Writing Tips

Writing Advice From Some Great Authors

How great would it be if we could gather all the great authors in one room to talk about the best writing tips available out there?

It would be glorious! 

But, since we don’t have the luxury to have these successful authors around us, we took advantage of writing manuals and author interviews and gathered the best pieces of advice on writing. 

While we were digging the web for writing tips, we came across completely odd (sometimes contradictory) pieces of advice — apparently because different authors have different stories to tell about the writing process.

However, some of the tips overlapped too. After all, there are a few fundamental truths that most authors agree on — particularly when it comes to the process of writing and approaching the first drafts.

So, what are those writing tips amateur authors should swear by?

Well, let’s take a look at some of the time-tested writing advices from bestselling authors. Grab a notebook, sit comfortably, and take a look at what these writing wizards have to say: 



  • If you have any young friends who aspire to become writers, the second greatest favour you can do them is to present them with copies of The Elements of Style. The first greatest, of course, is to shoot them now, while they’re happy. 

          – Dorothy Parker



  • If you don’t have time to read, you don’t have the time — or the tools — to write. Simple as that. 

         – Stephen King


  • Write drunk, edit sober.

– Ernest Hemingway


  • “Never use a long word where a short one will do.”

-George Orwell



  • Start telling the stories that only you can tell, because there’ll always be better writers than you and there’ll always be smarter writers than you. There will always be people who are much better at doing this or doing that — but you are the only you.  

          ― Neil Gaiman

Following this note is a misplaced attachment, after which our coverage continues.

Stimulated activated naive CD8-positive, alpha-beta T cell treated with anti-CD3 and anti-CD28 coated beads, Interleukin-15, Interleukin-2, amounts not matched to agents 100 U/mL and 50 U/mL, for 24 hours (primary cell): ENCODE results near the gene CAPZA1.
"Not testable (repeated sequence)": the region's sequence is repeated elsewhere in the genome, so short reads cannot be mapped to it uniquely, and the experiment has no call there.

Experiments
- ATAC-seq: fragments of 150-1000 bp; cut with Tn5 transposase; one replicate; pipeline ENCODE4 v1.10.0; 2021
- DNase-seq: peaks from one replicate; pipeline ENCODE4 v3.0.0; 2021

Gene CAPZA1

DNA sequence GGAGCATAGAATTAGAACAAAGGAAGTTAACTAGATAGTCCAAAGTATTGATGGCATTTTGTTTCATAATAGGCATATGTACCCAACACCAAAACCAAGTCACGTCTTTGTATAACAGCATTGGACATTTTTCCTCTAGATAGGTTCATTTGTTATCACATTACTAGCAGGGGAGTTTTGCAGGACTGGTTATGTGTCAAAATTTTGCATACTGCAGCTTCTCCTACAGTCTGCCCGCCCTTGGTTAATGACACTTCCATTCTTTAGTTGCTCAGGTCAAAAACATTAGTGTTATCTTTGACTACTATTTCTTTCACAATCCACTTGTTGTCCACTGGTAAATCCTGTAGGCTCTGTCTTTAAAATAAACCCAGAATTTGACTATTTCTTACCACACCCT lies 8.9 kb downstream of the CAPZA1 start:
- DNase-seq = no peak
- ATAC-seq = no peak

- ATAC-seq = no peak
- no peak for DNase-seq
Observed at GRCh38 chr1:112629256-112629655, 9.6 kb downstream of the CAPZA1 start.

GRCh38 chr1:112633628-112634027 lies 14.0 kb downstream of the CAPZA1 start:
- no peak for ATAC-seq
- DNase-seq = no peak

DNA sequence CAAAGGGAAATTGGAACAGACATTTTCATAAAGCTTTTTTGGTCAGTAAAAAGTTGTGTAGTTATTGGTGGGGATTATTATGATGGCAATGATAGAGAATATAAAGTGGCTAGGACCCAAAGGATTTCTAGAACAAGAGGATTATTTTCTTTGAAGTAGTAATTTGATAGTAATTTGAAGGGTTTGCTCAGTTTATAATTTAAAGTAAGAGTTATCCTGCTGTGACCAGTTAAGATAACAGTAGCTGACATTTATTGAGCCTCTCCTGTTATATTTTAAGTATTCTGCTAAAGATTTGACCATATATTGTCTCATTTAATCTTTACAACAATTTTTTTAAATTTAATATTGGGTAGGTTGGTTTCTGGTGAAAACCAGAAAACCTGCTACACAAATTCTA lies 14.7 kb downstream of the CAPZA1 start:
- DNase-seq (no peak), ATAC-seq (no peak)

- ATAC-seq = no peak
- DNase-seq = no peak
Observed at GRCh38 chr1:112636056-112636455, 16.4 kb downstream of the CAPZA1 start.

• “This is how you do it : You sit down at the keyboard and you put one word after another until it’s done. It’s that easy, and that hard.”

– Neil Gaiman


  • Don’t sit down in the middle of the woods. If you’re lost in the plot or blocked, retrace your steps to where you went wrong. Then take the other road. And/or change the person. Change the tense. Change the opening page

—Margaret Atwood



  • Try to leave out the part that readers tend to skip. … Think of what you skip reading a novel: thick paragraphs of prose you can see have too many words in them. What the writer is doing, he’s writing, perpetrating hooptedoodle, perhaps taking another shot at the weather, or has gone into the character’s head, and the reader either knows what the guy’s thinking or doesn’t care. I’ll bet you don’t skip dialogue. 

          —Elmore Leonard



  • Trust your reader. Not everything needs to be explained. If you really know something and breathe life into it, they’ll know it too.

—Esther Freud



  • “Advice to young writers who want to get ahead without any annoying delays: don’t write about Man, write about a man.”

― E.B. White



  • “My advice for aspiring writers is to go to New York. And if you can’t go to New York, go to the place that represents New York to you, where the standards for writing are high, there are other people who share your dreams, and where you can talk, talk, talk about your interests. Writing books begins in talking about it, like most human projects, and in being close to those who have already done what you propose to do.”                 

― Walter Kirn


  • “Don’t assume you must follow a predetermined writer’s path, that you will be a novelist or a poet or a playwright or a journalist, and you will concentrate on this form of writing only. Try all forms of writing, don’t pre-type yourself, produce fiction, creative nonfiction, poetry, play scripts, essays, profiles, humour, memoir, and biography. Eventually, the shape of your talent will emerge from how you have tested yourself.”

― William Noble


Bottom Line 

So what did we learn from gathering writing advice from bestselling authors, critically acclaimed storytellers, and experts who’ve been writing compelling stories for years?

We learnt that there’s no defined way to succeed in novel/fiction writing and that amateur authors should read, read, read everything — classics, good, bad, and trash. Then, they should write, write, and write everything — mystery, horror, romance, thriller, poem, and find what they’re good at. 

Let us know if this advice helped and if you are following any of this advice already. Or maybe, you have a new advice on writing that you want to share with us…Feel free to post it in our comments section below.